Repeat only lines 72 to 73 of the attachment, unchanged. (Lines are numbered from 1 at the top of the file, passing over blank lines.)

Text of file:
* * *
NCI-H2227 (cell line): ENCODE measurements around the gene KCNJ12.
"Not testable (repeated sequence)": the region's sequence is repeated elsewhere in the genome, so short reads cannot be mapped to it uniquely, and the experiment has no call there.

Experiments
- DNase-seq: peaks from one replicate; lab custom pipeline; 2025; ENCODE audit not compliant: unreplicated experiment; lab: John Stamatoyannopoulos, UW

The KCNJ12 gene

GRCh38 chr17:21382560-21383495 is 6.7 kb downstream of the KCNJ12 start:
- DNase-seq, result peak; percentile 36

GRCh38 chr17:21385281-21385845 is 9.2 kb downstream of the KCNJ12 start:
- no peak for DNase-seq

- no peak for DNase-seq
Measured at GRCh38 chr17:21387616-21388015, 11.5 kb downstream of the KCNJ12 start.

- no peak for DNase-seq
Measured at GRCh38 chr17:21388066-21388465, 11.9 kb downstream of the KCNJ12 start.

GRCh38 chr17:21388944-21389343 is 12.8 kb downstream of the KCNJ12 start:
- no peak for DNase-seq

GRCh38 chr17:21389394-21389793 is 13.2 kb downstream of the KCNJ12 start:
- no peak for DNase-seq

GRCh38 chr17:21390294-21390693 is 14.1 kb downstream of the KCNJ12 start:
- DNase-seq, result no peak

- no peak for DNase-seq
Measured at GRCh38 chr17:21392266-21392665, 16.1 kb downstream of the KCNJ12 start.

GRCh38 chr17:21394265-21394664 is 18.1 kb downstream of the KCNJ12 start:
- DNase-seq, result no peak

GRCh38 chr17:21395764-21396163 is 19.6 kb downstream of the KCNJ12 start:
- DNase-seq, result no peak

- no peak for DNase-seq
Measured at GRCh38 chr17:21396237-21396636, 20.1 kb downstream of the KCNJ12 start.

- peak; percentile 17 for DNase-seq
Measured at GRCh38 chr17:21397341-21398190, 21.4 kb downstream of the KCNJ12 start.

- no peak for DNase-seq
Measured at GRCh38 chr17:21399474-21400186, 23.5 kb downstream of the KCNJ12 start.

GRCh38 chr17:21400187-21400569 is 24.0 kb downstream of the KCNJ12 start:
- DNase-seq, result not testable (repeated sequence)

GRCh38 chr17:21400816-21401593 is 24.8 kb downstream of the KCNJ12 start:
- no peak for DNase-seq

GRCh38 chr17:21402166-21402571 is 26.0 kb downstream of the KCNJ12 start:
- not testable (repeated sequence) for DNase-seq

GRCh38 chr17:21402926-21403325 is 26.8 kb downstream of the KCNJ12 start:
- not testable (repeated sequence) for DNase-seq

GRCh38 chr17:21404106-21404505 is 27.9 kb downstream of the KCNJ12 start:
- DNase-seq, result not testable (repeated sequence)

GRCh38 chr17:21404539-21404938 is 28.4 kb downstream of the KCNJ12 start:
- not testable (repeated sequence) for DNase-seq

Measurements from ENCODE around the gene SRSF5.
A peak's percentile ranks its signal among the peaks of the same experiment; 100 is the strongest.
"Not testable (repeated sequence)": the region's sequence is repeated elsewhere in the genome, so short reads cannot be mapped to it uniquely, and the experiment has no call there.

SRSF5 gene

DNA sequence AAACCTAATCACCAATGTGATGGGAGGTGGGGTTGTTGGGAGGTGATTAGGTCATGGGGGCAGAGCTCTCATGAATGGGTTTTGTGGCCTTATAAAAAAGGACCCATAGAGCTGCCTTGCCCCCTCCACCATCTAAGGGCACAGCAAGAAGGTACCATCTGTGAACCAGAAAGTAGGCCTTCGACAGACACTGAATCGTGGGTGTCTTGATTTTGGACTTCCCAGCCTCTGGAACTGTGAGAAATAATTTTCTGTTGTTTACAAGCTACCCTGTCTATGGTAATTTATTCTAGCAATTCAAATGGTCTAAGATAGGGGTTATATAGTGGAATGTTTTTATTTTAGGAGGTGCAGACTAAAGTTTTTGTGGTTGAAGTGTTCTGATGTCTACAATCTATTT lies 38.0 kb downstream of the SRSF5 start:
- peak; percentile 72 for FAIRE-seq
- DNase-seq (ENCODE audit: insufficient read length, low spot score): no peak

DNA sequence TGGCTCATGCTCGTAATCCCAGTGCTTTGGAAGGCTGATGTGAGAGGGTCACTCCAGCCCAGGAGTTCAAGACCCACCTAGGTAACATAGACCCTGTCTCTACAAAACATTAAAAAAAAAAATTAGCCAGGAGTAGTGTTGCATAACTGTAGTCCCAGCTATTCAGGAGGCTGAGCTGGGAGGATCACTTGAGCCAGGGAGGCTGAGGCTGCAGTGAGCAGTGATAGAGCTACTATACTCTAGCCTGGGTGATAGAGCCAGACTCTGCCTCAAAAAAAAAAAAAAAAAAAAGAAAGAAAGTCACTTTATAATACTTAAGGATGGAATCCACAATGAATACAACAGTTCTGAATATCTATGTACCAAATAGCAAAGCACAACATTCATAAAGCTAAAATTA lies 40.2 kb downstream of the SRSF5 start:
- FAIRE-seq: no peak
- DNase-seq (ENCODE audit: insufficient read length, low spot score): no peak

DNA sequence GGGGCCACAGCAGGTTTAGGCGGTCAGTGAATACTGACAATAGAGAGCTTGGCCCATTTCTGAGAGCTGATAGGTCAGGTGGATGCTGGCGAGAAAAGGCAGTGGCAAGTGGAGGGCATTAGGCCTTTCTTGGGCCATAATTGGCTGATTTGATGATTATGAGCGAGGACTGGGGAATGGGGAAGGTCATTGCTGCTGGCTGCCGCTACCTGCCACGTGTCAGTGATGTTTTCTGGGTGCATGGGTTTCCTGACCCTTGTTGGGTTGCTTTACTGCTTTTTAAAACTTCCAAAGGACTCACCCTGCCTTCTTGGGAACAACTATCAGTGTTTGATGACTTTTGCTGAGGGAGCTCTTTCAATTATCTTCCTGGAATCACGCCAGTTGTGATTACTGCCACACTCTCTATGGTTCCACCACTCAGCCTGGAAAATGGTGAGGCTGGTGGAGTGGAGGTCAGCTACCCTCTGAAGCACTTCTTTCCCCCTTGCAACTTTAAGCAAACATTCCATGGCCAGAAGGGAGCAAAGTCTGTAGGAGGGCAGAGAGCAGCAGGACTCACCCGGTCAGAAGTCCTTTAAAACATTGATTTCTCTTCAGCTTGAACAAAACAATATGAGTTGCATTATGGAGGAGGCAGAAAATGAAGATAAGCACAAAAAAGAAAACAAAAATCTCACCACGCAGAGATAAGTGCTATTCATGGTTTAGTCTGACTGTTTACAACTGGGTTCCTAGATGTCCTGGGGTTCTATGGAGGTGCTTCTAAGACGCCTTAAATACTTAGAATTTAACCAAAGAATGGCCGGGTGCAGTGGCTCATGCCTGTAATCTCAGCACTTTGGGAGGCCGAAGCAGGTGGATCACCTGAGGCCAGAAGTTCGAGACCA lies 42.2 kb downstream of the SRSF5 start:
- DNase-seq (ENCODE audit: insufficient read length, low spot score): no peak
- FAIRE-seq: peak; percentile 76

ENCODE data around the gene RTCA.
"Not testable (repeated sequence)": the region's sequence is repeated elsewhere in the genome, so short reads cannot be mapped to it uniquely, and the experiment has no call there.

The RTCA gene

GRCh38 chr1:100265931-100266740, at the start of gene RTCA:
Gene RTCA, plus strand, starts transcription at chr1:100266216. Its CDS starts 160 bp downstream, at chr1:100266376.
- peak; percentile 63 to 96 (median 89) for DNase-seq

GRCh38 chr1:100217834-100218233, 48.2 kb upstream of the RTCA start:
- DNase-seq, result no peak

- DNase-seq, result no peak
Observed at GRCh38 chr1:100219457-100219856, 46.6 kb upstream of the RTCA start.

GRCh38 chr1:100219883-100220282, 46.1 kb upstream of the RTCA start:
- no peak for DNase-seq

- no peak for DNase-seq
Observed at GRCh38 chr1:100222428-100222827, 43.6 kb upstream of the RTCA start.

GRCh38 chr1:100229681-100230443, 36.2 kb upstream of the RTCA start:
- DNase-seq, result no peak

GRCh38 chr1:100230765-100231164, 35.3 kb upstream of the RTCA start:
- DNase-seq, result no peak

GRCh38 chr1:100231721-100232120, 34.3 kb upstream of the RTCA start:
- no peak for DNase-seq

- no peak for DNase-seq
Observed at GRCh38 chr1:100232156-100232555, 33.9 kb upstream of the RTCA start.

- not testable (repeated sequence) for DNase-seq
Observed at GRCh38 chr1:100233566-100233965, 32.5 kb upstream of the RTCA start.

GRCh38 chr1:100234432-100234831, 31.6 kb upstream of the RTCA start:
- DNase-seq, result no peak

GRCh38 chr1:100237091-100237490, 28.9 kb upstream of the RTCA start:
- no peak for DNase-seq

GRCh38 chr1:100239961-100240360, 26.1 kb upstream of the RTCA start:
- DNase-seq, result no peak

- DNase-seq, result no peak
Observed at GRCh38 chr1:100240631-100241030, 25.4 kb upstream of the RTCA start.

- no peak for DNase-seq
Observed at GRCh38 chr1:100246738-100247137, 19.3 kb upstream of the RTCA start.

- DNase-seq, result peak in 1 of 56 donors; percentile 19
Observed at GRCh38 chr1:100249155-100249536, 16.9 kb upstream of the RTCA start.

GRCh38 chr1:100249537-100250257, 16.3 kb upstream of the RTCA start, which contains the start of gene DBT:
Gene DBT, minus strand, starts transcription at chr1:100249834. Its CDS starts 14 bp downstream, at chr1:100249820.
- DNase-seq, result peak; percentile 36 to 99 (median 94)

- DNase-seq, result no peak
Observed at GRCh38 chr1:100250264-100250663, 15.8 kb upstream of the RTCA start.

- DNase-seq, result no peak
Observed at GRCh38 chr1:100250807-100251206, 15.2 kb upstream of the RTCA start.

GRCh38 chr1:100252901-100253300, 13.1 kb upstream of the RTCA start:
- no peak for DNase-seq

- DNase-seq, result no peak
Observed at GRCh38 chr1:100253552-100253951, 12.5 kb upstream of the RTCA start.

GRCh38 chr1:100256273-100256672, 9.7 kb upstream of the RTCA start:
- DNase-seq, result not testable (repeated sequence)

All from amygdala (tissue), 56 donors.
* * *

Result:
- DNase-seq, result no peak

GRCh38 chr1:100230765-100231164, 35.3 kb upstream of the RTCA start: